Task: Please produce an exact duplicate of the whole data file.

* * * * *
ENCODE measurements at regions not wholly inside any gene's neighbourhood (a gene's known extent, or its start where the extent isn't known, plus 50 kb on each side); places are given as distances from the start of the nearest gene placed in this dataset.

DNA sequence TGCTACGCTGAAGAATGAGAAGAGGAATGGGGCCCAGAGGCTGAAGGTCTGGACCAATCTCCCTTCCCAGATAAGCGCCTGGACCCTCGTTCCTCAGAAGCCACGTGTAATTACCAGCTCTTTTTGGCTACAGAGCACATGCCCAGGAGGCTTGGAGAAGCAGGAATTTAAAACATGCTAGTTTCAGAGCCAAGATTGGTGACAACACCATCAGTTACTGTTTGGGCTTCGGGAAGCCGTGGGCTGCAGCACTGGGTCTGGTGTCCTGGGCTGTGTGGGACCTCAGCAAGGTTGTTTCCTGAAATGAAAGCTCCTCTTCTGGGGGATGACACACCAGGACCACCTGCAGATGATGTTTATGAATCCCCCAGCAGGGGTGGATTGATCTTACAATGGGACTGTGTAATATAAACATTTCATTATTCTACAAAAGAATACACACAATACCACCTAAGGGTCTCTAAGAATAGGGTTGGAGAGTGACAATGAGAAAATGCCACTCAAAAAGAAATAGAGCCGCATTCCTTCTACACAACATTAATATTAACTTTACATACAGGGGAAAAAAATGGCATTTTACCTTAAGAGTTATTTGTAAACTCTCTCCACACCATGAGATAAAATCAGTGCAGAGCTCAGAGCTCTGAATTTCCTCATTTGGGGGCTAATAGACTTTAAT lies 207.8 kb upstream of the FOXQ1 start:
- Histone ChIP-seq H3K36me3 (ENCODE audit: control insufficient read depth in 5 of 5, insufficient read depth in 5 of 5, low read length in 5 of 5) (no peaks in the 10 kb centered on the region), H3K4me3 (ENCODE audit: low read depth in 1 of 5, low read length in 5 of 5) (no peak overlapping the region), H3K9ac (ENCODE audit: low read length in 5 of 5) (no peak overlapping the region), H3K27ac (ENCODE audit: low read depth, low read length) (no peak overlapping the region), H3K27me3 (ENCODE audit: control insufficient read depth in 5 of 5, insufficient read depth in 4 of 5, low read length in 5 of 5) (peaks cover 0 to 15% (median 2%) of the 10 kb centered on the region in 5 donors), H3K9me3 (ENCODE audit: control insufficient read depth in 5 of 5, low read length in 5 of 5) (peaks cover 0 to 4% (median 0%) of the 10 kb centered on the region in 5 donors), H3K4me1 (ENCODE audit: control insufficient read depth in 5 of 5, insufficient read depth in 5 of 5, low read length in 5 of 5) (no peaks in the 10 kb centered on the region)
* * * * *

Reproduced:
ENCODE measurements at regions not wholly inside any gene's neighbourhood (a gene's known extent, or its start where the extent isn't known, plus 50 kb on each side); places are given as distances from the start of the nearest gene placed in this dataset.

DNA sequence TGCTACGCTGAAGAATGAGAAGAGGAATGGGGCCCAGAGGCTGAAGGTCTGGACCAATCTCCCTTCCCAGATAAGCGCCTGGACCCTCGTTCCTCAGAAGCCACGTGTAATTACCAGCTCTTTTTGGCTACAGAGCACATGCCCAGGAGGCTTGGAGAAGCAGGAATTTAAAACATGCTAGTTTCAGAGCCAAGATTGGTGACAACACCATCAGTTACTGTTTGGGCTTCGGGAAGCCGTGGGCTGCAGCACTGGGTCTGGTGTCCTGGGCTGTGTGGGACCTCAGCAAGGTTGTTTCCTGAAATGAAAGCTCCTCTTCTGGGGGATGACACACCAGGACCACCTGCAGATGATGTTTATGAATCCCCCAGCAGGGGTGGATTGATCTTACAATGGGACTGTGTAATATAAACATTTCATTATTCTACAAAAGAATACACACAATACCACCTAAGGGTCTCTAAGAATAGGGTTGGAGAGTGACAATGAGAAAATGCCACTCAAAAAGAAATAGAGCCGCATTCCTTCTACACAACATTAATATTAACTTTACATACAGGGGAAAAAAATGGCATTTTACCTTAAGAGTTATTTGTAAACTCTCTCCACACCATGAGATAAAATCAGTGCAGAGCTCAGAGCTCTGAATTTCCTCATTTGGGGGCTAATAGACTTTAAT lies 207.8 kb upstream of the FOXQ1 start:
- Histone ChIP-seq H3K36me3 (ENCODE audit: control insufficient read depth in 5 of 5, insufficient read depth in 5 of 5, low read length in 5 of 5) (no peaks in the 10 kb centered on the region), H3K4me3 (ENCODE audit: low read depth in 1 of 5, low read length in 5 of 5) (no peak overlapping the region), H3K9ac (ENCODE audit: low read length in 5 of 5) (no peak overlapping the region), H3K27ac (ENCODE audit: low read depth, low read length) (no peak overlapping the region), H3K27me3 (ENCODE audit: control insufficient read depth in 5 of 5, insufficient read depth in 4 of 5, low read length in 5 of 5) (peaks cover 0 to 15% (median 2%) of the 10 kb centered on the region in 5 donors), H3K9me3 (ENCODE audit: control insufficient read depth in 5 of 5, low read length in 5 of 5) (peaks cover 0 to 4% (median 0%) of the 10 kb centered on the region in 5 donors), H3K4me1 (ENCODE audit: control insufficient read depth in 5 of 5, insufficient read depth in 5 of 5, low read length in 5 of 5) (no peaks in the 10 kb centered on the region)